GRAPEVINE, Texas – The economic outlook for trucking may be as muddled right now as that for the North American economy but fears of a double dip recession are over stated the All Eyes on the Economy panel concluded at the American Trucking Associations annual conference.
Trucking is facing softening demand and rising costs but capacity should continue to remain tight making continued improvement to revenue per mile possible, according to Bob Costello, chief economist and vice president, American Trucking Associations.
“Right now freight demand is moving sideways, rather than falling off a cliff like it did in 2008. That indicates to me that we might just skirt by another recession,” Costello said.
Costello was part of a panel that also included John Felmy, chief economist, American Petroleum Institute and Martin Regalia, PhD, senior vice president and chief economist, United States Chamber of Commerce. The popular All Eyes on the Economy session was moderated once again by Fox News’ Stuart Varney.
Regalia echoed Costello’s contention that North America would escape a double-dip recession, explaining that the weak economic data that had everyone spooked was the result of a combination of unforeseen events such as the earthquake in Japan, heavy flooding in the US and rebellions across Africa and the Middle East. Regalia expects growth in the order of 2.25% to 2.50% over the next 12 months.
He cautioned, however, that economic growth of this magnitude is not enough to drive down unemployment, one of the major reasons behind the economic malaise in the US.
“We are not headed into double dip recession, “Regalia assured. “But we have to do more. We have to do better…The dirty little secret about economic growth is that the US economy is supposed to grow at least 2.75% per year. If you don’t have that kind of growth, you don’t have jobs. It’s that simple.”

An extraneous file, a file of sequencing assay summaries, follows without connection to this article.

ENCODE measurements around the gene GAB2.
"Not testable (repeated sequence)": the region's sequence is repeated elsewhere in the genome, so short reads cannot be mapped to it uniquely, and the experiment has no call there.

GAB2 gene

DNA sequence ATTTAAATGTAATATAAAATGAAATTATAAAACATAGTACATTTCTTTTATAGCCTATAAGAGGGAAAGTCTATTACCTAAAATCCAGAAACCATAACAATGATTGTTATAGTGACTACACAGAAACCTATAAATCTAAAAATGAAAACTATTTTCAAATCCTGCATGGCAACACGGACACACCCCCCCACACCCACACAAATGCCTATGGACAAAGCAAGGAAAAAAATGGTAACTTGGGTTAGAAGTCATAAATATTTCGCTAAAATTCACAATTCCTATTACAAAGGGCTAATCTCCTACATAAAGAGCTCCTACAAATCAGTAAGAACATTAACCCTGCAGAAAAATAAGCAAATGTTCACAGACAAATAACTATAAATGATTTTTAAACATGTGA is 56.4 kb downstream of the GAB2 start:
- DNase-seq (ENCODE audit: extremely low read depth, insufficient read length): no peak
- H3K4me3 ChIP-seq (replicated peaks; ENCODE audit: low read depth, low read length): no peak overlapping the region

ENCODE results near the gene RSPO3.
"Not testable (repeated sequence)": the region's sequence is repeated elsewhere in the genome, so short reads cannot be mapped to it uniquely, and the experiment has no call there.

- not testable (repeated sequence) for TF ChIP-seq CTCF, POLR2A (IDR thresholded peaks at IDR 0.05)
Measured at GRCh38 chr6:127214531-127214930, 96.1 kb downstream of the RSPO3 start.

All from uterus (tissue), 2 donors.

What it seems we are headed into for 2012 is more volatility. About 70% of the US economy is dependent on consumer spending and that is only expected to grow about 2% in 2012. Our major trading partner is also getting little out of the trade sector and virtually nothing out of government spending now that stimulus packages are wrapping up and there is pressure to concentrate on austerity measures to reduce federal and state deficits.
A slow growing economy also makes for uneven and choppy progress and that is evident in the fortunes of for-hire carriers. In general, Costello said large fleets are seeing stronger volumes than smaller ones, likely because of their relationships to larger shippers.
“No one is doing great but it feels like larger companies and shippers are outperforming small business right now,” Costello said.
Volumes for large TL carriers, for example, are up 11.2% from January 2009 while small TL carriers are still struggling with volumes 5.4% below January 2009. It’s a similar story when examining revenues. While revenue per mile for large TL fleets has grown 9.1% since January 2009, small TL fleets are only experiencing a 3.2% gain.